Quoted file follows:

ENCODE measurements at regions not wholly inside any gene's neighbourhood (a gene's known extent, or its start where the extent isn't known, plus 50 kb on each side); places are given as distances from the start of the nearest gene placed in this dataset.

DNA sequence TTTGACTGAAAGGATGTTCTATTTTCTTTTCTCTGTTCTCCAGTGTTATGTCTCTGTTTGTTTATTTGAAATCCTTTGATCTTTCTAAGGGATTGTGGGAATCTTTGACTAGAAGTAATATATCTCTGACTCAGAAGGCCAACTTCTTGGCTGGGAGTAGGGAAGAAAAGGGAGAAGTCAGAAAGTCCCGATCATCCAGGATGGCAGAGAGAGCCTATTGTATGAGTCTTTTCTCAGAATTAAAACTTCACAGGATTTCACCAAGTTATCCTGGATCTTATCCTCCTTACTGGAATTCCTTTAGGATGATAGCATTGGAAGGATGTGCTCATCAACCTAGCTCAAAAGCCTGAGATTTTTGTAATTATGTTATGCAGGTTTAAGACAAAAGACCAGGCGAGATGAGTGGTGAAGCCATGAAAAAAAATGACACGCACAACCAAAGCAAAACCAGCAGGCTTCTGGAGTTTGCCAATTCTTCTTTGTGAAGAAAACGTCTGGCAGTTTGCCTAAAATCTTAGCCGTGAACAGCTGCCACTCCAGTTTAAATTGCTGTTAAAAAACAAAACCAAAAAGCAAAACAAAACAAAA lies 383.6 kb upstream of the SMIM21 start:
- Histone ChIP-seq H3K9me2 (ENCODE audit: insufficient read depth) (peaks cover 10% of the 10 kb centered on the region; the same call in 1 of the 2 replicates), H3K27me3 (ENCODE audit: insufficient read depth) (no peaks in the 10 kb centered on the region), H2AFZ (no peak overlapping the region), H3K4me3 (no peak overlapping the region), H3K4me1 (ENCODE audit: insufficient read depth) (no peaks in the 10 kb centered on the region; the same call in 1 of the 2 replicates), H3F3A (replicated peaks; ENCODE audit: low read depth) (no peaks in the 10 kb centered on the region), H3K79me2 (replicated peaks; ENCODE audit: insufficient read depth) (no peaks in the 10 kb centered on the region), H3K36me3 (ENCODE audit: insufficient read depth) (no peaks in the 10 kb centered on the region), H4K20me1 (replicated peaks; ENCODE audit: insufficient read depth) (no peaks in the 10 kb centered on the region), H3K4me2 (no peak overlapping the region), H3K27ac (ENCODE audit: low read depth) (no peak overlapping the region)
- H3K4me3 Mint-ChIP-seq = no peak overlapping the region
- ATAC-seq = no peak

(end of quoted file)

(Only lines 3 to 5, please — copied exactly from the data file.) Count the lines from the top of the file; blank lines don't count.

- Histone ChIP-seq H3K9me2 (ENCODE audit: insufficient read depth) (peaks cover 10% of the 10 kb centered on the region; the same call in 1 of the 2 replicates), H3K27me3 (ENCODE audit: insufficient read depth) (no peaks in the 10 kb centered on the region), H2AFZ (no peak overlapping the region), H3K4me3 (no peak overlapping the region), H3K4me1 (ENCODE audit: insufficient read depth) (no peaks in the 10 kb centered on the region; the same call in 1 of the 2 replicates), H3F3A (replicated peaks; ENCODE audit: low read depth) (no peaks in the 10 kb centered on the region), H3K79me2 (replicated peaks; ENCODE audit: insufficient read depth) (no peaks in the 10 kb centered on the region), H3K36me3 (ENCODE audit: insufficient read depth) (no peaks in the 10 kb centered on the region), H4K20me1 (replicated peaks; ENCODE audit: insufficient read depth) (no peaks in the 10 kb centered on the region), H3K4me2 (no peak overlapping the region), H3K27ac (ENCODE audit: low read depth) (no peak overlapping the region)
- H3K4me3 Mint-ChIP-seq = no peak overlapping the region
- ATAC-seq = no peak